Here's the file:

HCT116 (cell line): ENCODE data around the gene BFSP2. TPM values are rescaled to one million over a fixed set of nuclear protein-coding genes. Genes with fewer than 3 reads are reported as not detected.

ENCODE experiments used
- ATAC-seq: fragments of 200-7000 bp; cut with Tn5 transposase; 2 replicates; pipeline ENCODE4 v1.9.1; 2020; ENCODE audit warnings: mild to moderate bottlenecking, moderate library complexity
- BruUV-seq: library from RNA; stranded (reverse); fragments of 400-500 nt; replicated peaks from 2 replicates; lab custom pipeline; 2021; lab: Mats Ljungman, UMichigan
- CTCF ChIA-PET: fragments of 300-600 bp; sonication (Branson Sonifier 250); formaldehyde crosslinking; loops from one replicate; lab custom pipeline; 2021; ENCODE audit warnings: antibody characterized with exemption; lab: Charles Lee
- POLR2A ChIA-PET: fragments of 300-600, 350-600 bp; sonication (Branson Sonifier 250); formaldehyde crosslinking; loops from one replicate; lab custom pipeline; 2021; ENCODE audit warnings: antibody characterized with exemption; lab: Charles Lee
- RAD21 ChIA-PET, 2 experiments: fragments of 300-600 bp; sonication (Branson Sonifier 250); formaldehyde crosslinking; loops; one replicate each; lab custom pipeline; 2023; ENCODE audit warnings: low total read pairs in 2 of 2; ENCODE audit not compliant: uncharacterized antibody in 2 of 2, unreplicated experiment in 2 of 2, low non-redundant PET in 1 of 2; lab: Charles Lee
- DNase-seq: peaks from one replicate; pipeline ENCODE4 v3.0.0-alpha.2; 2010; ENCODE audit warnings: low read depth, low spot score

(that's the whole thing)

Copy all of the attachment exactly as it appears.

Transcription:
HCT116 (cell line): ENCODE data around the gene BFSP2. TPM values are rescaled to one million over a fixed set of nuclear protein-coding genes. Genes with fewer than 3 reads are reported as not detected.

ENCODE experiments used
- ATAC-seq: fragments of 200-7000 bp; cut with Tn5 transposase; 2 replicates; pipeline ENCODE4 v1.9.1; 2020; ENCODE audit warnings: mild to moderate bottlenecking, moderate library complexity
- BruUV-seq: library from RNA; stranded (reverse); fragments of 400-500 nt; replicated peaks from 2 replicates; lab custom pipeline; 2021; lab: Mats Ljungman, UMichigan
- CTCF ChIA-PET: fragments of 300-600 bp; sonication (Branson Sonifier 250); formaldehyde crosslinking; loops from one replicate; lab custom pipeline; 2021; ENCODE audit warnings: antibody characterized with exemption; lab: Charles Lee
- POLR2A ChIA-PET: fragments of 300-600, 350-600 bp; sonication (Branson Sonifier 250); formaldehyde crosslinking; loops from one replicate; lab custom pipeline; 2021; ENCODE audit warnings: antibody characterized with exemption; lab: Charles Lee
- RAD21 ChIA-PET, 2 experiments: fragments of 300-600 bp; sonication (Branson Sonifier 250); formaldehyde crosslinking; loops; one replicate each; lab custom pipeline; 2023; ENCODE audit warnings: low total read pairs in 2 of 2; ENCODE audit not compliant: uncharacterized antibody in 2 of 2, unreplicated experiment in 2 of 2, low non-redundant PET in 1 of 2; lab: Charles Lee
- DNase-seq: peaks from one replicate; pipeline ENCODE4 v3.0.0-alpha.2; 2010; ENCODE audit warnings: low read depth, low spot score